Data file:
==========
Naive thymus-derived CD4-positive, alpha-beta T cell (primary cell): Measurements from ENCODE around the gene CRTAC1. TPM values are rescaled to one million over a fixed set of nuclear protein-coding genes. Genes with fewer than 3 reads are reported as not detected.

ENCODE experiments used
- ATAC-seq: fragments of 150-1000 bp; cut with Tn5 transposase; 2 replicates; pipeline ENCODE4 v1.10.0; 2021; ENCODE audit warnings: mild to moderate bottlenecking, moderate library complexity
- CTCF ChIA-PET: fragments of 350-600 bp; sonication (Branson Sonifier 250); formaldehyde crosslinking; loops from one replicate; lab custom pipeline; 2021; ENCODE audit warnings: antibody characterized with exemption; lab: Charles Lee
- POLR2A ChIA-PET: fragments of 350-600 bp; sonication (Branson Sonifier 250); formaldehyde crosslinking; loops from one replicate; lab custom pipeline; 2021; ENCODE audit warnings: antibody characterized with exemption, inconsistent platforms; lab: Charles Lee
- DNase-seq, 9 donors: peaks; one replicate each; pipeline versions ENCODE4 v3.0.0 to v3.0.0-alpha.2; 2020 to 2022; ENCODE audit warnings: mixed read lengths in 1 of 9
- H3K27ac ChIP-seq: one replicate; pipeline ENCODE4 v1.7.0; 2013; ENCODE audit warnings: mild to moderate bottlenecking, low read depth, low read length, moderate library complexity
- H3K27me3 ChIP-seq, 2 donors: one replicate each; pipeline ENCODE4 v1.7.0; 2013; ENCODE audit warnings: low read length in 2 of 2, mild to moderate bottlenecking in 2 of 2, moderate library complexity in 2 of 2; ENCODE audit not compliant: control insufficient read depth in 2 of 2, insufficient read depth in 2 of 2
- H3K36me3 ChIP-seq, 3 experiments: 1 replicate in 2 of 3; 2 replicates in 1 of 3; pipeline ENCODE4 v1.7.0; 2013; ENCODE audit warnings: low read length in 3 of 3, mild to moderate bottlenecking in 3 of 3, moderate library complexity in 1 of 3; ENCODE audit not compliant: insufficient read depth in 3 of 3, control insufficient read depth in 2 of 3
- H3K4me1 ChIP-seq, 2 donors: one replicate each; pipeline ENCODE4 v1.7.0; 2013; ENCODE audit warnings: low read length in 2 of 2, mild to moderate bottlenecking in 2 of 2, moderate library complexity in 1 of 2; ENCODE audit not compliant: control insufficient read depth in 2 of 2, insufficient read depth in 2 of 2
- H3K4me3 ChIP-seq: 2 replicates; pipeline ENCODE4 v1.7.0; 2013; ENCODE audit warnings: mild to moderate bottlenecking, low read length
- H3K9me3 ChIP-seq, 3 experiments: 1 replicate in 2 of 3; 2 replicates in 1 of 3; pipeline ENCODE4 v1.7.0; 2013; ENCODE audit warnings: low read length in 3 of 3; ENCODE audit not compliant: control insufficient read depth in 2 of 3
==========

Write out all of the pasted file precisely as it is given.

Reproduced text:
Naive thymus-derived CD4-positive, alpha-beta T cell (primary cell): Measurements from ENCODE around the gene CRTAC1. TPM values are rescaled to one million over a fixed set of nuclear protein-coding genes. Genes with fewer than 3 reads are reported as not detected.

ENCODE experiments used
- ATAC-seq: fragments of 150-1000 bp; cut with Tn5 transposase; 2 replicates; pipeline ENCODE4 v1.10.0; 2021; ENCODE audit warnings: mild to moderate bottlenecking, moderate library complexity
- CTCF ChIA-PET: fragments of 350-600 bp; sonication (Branson Sonifier 250); formaldehyde crosslinking; loops from one replicate; lab custom pipeline; 2021; ENCODE audit warnings: antibody characterized with exemption; lab: Charles Lee
- POLR2A ChIA-PET: fragments of 350-600 bp; sonication (Branson Sonifier 250); formaldehyde crosslinking; loops from one replicate; lab custom pipeline; 2021; ENCODE audit warnings: antibody characterized with exemption, inconsistent platforms; lab: Charles Lee
- DNase-seq, 9 donors: peaks; one replicate each; pipeline versions ENCODE4 v3.0.0 to v3.0.0-alpha.2; 2020 to 2022; ENCODE audit warnings: mixed read lengths in 1 of 9
- H3K27ac ChIP-seq: one replicate; pipeline ENCODE4 v1.7.0; 2013; ENCODE audit warnings: mild to moderate bottlenecking, low read depth, low read length, moderate library complexity
- H3K27me3 ChIP-seq, 2 donors: one replicate each; pipeline ENCODE4 v1.7.0; 2013; ENCODE audit warnings: low read length in 2 of 2, mild to moderate bottlenecking in 2 of 2, moderate library complexity in 2 of 2; ENCODE audit not compliant: control insufficient read depth in 2 of 2, insufficient read depth in 2 of 2
- H3K36me3 ChIP-seq, 3 experiments: 1 replicate in 2 of 3; 2 replicates in 1 of 3; pipeline ENCODE4 v1.7.0; 2013; ENCODE audit warnings: low read length in 3 of 3, mild to moderate bottlenecking in 3 of 3, moderate library complexity in 1 of 3; ENCODE audit not compliant: insufficient read depth in 3 of 3, control insufficient read depth in 2 of 3
- H3K4me1 ChIP-seq, 2 donors: one replicate each; pipeline ENCODE4 v1.7.0; 2013; ENCODE audit warnings: low read length in 2 of 2, mild to moderate bottlenecking in 2 of 2, moderate library complexity in 1 of 2; ENCODE audit not compliant: control insufficient read depth in 2 of 2, insufficient read depth in 2 of 2
- H3K4me3 ChIP-seq: 2 replicates; pipeline ENCODE4 v1.7.0; 2013; ENCODE audit warnings: mild to moderate bottlenecking, low read length
- H3K9me3 ChIP-seq, 3 experiments: 1 replicate in 2 of 3; 2 replicates in 1 of 3; pipeline ENCODE4 v1.7.0; 2013; ENCODE audit warnings: low read length in 3 of 3; ENCODE audit not compliant: control insufficient read depth in 2 of 3